Is screen-time different for girls? Absolutely, according to new research … and not in a good way.
As researchers begin to investigate how boys and girls use their devices, some clear differences are emerging - some of them dramatic. Last week we put the spotlight on the experience our boys are having. This week, it’s the girls’ turn.
Here’s what we know:
In general, studies have shown that girls spend more time on social media, and boys more time online gaming. And that difference makes a big difference when it comes to mental and physical health and wellbeing.
In a nutshell, girls love social media - but social media doesn’t love them back. Instead, it is making girls especially vulnerable to body-shaming, bullying and sexual abuse.
How vulnerable? In the past year alone
That’s according to a survey of 2000 females aged 13 to 21 conducted by the non-profit Girlguiding UK.
The survey found incidents of bullying and trolling to be especially high among 13- to 15-year-olds, “suggesting it may stem from senior school culture,” the research found.
In a nutshell, girls love social media - but social media doesn’t love them back.
But girls are being targeted at ever-younger ages - like 11-year-old Eva, who was relentlessly bullied by middle-school peers who accused her of having sex with boys and told “If we were as ugly as you, we would kill our parents and kill ourselves.”
The bullying began when the child was nine years old.
Eva’s mum told journalists her daughter “didn’t even see some of the worst ones as I took her phone away. She would barely leave her room and was refusing to leave the house.”
The family eventually moved house to escape the abuse.
We hear much less about the boys whose sexual cyberbullying of their female schoolmates - in the form of unwanted dick pics and relentless pressure to share nudes - is not just a nuisance, but a serious and constant threat to girls’ wellbeing.
An extreme case? Definitely. Yet the problem it illustrates has become all too common for today’s girls.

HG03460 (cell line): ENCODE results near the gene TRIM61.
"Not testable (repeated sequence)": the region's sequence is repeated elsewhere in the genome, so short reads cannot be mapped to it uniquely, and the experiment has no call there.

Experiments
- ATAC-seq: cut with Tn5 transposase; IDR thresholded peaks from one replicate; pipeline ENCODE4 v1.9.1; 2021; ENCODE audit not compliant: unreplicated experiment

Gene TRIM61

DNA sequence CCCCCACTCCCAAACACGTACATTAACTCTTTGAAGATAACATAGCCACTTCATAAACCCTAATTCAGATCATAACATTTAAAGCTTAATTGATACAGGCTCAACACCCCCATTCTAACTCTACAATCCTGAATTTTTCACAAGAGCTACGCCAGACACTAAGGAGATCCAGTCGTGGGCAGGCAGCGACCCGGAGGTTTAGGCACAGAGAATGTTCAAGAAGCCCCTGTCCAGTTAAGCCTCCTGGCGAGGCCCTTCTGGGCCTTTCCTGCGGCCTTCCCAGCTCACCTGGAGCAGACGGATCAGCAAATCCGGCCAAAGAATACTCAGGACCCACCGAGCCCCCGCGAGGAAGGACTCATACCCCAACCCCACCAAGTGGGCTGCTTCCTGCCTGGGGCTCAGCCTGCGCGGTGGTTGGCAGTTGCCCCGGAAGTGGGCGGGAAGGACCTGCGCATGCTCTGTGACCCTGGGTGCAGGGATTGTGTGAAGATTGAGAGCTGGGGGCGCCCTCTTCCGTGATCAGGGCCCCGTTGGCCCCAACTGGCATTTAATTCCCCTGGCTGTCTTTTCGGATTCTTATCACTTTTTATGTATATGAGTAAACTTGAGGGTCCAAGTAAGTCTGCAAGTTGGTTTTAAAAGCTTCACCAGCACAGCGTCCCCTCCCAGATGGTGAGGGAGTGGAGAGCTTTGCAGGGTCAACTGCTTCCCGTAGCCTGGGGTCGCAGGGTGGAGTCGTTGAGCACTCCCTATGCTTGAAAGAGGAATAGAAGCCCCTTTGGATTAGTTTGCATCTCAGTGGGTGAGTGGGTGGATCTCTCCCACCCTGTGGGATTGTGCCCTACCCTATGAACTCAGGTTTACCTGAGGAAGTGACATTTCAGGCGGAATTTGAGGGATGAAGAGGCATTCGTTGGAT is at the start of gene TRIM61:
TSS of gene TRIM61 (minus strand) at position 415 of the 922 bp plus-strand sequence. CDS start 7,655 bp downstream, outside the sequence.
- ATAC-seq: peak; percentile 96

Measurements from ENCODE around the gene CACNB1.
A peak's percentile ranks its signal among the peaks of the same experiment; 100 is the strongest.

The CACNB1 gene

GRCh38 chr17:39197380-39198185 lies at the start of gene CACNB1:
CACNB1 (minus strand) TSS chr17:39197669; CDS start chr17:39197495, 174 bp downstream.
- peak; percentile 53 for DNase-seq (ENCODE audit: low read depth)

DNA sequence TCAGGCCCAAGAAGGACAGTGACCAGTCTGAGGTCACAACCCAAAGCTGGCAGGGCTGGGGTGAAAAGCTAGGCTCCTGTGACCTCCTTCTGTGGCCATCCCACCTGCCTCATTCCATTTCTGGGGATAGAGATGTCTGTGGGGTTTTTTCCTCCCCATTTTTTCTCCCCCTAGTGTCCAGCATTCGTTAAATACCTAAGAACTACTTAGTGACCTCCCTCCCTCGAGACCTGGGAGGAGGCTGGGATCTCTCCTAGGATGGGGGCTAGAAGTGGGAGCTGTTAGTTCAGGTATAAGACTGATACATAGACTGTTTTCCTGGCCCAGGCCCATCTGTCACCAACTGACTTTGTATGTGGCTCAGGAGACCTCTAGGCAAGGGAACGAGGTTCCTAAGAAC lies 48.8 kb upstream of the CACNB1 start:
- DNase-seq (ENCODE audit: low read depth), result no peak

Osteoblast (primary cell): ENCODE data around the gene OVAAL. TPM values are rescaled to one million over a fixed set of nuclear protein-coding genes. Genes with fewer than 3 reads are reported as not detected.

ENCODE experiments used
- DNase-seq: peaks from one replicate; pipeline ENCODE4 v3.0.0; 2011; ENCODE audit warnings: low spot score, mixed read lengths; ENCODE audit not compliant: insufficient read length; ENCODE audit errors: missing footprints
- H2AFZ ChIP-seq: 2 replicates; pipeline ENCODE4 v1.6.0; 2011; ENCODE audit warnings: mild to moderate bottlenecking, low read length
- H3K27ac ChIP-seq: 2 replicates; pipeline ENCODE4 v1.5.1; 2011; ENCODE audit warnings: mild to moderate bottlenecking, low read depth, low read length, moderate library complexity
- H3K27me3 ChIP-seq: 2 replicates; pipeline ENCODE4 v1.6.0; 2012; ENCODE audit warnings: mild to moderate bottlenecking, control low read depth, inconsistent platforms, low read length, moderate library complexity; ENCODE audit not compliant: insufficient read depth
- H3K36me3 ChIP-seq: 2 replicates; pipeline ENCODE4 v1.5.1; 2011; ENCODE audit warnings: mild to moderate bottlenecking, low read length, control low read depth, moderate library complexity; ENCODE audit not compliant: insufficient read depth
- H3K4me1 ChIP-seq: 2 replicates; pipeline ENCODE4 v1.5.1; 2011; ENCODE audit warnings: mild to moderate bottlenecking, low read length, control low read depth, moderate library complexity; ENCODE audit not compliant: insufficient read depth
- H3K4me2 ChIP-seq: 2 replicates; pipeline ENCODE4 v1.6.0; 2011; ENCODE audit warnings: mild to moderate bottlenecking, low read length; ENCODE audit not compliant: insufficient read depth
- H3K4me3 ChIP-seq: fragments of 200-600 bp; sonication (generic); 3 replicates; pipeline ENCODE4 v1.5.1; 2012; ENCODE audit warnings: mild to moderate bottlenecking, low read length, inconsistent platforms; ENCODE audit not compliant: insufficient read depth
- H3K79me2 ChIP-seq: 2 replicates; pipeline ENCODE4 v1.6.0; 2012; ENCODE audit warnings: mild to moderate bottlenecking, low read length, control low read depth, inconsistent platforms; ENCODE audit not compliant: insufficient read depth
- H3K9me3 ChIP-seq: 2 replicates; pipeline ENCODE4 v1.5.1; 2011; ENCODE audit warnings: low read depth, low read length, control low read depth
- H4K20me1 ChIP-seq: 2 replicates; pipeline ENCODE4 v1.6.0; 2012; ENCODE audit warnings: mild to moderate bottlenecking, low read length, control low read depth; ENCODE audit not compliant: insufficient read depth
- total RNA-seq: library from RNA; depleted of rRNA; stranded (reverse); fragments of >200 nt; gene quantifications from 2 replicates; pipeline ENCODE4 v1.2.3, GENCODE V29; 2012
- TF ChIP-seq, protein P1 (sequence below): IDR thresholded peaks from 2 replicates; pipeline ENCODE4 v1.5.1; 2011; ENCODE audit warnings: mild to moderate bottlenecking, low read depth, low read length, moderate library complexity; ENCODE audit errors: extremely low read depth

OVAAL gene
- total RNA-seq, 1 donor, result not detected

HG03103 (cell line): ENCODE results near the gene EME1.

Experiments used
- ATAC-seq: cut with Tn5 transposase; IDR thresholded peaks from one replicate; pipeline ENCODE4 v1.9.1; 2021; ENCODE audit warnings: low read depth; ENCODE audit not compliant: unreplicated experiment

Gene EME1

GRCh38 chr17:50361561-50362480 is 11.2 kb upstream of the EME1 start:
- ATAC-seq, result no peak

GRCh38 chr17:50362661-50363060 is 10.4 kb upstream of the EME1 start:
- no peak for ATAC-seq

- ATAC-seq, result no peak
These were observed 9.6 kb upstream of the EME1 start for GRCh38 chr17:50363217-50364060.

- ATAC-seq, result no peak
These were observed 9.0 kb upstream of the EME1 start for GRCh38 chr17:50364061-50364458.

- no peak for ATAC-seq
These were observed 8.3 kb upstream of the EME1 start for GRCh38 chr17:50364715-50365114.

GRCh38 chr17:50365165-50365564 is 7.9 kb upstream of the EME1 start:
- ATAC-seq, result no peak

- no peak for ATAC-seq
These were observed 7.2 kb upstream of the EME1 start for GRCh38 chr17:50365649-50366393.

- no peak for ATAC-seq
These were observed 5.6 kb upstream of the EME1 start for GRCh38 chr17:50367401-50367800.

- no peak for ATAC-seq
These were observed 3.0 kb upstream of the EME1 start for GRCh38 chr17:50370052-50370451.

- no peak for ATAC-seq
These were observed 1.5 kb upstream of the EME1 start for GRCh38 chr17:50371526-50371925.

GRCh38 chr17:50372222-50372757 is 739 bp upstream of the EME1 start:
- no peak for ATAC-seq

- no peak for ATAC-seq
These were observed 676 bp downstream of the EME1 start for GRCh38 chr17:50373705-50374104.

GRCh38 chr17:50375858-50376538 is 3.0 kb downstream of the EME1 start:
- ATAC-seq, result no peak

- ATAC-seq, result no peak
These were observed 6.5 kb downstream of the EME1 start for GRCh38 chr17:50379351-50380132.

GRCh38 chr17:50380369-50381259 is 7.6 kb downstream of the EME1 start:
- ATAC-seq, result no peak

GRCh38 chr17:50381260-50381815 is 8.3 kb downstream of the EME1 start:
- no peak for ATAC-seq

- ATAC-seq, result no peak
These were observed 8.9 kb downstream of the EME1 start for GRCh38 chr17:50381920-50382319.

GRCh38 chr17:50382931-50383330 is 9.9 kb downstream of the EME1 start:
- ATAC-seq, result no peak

But there’s more here to consider. The media often shines its spotlight on mean-girl behaviour online. But we hear much less about the boys whose sexual cyberbullying of their female schoolmates - in the form of unwanted dick pics and relentless pressure to share nudes - is not just a nuisance, but a serious and constant threat to girls’ wellbeing.
What parents can do to protect their daughters
Once girls enter high-school, and in many cases well before, their social lives will revolve around social media. That’s simply a fact of life.
And it’s a fact that asks you, as parent, to assume more - not less - responsibility for what their online life is like: what apps they’re using, who they’re connecting with, what their concerns are.
Taking away a phone - as Eva’s mum did - is not a solution except in the rarest of circumstances.
The best protection you can give your daughter -and your son, for that matter - is communication: regular, open-ended, blame-free conversations. (For tips on how to begin, start here.)
Parental controls are another invaluable way to safeguard your daughter’s health and wellbeing, letting you put up sensible guardrails on device use, while blocking or limiting risky apps and features.
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